There is no such thing as Social CRM.
Back in the early 1990s we saw the first deployments of CRM emerge. Aided by the very fast rise of the Internet as a network to connect distant and disparate machines, we also began to see the adoption of email as a communication channel, and slowly saw the rise of chat as well.
Vendors realized that these communication channels could be used to enhance and differentiate newly minted CRM solutions, giving birth to e-CRM. Gartner debated whether to cal it e-CRM or to just add them as new communications channels. The prospects of having a “new” hot technology skewed the decision to launch e-CRM.
Gartner prepared especial reports, notes, presentations, even allocated space in the CRM Summit. The term was advertised, used, and disseminated around the world. e-CRM had arrived and how it was going to revolutionize the world and the way to do business. Vendors adopted the concept into marketing and new products, companies struggled to catch-up and named their VP of e-CRM. I was leading the charge for eService. We were making history, changing the world, leading a revolution of instant, perfect, integrated relationships that led to more business, less cost, and better way to do business.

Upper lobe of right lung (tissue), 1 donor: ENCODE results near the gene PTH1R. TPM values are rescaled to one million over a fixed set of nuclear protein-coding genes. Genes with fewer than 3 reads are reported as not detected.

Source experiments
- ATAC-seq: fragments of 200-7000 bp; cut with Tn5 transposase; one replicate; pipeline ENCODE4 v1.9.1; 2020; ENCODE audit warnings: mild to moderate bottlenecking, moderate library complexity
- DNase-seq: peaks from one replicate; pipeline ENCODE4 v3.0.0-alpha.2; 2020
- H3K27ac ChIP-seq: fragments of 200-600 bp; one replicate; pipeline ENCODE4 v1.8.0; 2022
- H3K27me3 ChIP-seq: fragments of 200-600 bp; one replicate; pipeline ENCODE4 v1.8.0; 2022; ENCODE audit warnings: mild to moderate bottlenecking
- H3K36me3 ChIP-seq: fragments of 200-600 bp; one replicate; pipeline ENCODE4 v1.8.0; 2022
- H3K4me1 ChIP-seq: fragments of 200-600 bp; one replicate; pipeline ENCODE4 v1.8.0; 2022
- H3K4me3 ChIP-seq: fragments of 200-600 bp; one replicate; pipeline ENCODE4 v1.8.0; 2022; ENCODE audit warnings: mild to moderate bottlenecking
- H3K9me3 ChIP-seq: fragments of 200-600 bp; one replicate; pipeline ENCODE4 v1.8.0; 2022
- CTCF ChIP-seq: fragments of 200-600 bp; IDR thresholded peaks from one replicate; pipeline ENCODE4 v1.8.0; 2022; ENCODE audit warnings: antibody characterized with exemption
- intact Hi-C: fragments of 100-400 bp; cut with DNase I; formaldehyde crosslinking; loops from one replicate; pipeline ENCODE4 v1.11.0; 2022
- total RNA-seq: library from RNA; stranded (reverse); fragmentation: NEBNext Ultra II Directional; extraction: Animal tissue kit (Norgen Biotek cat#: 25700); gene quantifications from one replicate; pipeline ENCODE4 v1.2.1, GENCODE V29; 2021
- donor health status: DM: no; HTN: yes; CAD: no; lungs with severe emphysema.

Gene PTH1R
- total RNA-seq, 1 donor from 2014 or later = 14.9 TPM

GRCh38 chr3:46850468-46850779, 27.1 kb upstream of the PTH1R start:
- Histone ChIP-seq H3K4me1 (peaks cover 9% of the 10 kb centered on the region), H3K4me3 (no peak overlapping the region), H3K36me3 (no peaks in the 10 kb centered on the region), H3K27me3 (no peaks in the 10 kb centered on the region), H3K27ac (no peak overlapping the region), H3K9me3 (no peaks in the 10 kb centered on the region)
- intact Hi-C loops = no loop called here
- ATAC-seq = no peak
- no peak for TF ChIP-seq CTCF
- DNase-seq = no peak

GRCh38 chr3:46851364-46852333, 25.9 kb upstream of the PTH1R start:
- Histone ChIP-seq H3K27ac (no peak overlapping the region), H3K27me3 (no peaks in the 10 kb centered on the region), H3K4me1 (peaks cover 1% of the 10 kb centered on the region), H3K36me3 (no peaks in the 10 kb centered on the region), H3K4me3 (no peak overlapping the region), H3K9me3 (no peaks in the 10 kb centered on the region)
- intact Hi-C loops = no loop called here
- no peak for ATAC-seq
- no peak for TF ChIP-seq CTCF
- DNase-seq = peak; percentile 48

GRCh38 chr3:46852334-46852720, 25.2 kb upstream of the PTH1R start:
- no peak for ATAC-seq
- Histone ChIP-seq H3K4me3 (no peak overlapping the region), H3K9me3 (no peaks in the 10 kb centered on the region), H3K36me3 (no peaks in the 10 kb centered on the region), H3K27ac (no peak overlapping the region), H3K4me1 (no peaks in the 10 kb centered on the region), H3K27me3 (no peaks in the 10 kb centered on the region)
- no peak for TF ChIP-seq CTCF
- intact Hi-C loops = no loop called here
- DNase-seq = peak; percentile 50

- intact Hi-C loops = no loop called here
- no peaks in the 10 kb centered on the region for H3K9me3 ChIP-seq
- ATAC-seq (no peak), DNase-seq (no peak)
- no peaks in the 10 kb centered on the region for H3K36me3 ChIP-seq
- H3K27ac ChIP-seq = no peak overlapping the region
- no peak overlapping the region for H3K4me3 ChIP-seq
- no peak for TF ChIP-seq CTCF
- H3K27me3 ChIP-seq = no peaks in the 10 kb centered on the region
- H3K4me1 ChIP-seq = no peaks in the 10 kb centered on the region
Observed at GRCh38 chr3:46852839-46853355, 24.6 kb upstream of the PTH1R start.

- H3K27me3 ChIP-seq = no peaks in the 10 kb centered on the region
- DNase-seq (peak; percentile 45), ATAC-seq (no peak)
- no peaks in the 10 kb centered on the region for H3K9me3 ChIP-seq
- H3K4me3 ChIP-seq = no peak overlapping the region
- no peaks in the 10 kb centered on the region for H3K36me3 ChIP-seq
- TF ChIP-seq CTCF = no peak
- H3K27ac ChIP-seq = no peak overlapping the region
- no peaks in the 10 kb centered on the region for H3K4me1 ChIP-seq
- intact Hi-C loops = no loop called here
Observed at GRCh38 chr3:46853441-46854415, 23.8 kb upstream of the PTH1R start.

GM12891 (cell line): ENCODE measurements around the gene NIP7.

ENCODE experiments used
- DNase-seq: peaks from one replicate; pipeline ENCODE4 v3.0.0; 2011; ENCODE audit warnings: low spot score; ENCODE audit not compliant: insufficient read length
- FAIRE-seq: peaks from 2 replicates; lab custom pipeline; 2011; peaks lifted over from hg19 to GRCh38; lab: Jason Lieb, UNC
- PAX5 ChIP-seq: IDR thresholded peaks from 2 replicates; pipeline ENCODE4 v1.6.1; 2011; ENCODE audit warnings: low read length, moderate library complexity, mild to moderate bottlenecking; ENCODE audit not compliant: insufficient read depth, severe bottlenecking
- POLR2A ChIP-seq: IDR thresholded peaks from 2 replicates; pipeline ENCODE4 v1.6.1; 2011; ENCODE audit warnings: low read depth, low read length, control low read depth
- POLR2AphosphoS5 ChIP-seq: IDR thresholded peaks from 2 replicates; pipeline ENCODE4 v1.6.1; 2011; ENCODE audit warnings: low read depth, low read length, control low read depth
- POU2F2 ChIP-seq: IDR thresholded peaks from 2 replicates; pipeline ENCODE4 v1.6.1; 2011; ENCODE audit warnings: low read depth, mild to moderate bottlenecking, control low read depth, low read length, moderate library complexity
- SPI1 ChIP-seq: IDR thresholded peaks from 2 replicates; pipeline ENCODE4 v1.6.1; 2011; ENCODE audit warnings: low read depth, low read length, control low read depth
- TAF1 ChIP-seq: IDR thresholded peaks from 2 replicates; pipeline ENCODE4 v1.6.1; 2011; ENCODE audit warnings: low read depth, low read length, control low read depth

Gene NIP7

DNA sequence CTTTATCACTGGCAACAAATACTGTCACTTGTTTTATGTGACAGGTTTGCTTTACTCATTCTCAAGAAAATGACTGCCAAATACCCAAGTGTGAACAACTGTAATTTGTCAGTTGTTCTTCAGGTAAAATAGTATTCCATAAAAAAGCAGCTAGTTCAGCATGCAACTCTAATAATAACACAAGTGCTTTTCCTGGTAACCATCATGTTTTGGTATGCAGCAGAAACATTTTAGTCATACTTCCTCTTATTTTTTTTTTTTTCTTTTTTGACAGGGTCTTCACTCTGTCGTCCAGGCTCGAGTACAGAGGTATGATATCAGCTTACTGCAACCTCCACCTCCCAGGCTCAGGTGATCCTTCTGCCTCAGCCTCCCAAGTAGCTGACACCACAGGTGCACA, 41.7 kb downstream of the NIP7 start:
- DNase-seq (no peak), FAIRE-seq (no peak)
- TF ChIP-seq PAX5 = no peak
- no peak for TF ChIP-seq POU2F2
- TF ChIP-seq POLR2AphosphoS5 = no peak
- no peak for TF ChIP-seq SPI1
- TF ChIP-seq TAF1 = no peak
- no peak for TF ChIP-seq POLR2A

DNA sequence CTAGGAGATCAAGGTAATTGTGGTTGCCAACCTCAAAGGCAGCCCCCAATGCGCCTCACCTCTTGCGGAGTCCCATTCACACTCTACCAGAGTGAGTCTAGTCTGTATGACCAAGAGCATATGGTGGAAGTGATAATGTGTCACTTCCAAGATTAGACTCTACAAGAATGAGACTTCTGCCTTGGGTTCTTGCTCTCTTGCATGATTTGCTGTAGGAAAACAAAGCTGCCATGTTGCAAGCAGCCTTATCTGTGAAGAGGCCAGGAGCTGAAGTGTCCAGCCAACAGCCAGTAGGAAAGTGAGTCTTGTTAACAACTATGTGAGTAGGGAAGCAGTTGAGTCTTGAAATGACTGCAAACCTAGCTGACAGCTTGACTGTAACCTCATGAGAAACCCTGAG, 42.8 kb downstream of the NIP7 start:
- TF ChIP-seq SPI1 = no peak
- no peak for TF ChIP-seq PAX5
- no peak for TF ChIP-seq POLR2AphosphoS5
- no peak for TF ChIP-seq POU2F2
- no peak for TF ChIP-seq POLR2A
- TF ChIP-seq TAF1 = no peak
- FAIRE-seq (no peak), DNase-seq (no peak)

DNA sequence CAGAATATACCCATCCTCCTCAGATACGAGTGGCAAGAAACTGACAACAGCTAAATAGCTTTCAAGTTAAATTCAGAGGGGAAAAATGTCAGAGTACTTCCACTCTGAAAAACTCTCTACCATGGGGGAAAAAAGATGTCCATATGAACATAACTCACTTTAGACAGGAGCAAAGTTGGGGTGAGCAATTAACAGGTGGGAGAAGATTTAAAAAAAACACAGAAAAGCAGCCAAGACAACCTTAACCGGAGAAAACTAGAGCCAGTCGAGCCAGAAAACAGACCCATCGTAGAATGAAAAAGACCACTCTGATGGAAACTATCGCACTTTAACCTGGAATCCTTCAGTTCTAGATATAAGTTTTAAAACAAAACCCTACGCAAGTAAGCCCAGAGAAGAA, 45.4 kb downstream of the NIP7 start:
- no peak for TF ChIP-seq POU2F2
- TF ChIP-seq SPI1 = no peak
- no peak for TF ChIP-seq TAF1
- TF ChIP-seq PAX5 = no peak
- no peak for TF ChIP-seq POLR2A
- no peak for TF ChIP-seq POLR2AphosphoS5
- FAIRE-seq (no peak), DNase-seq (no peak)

CEO after CEO began to wonder why they had spent millions of dollars, time and resources to implement CRM if it was outdated already. One of my clients called me back about 2 months after they had made the decision to go for a CRM system almost yelling at me for telling them to go with CRM – they were now behind and they had not yet launched a single module. They could not understand what this new e-CRM provided that was so different.
And then we explained.
There is nothing in e-CRM that you cannot do with CRM. Actually, it is just an extension of your CRM setup where we add more channels and make it more powerful. It is not mandatory per se – but all the cool kids are doing it and it brings great new abilities to your implementation. You don’t have to change what you have, just add to your existing implementation and you are ready to go. It was an easy explanation.
Their answer? Why call it something new if it is just an addition to what I have?
Care to try your luck at explaining that for Social-CRM?
(note: we tried to do the same with m-crm for mobile crm, and rt-crm for real-time crm with similar results)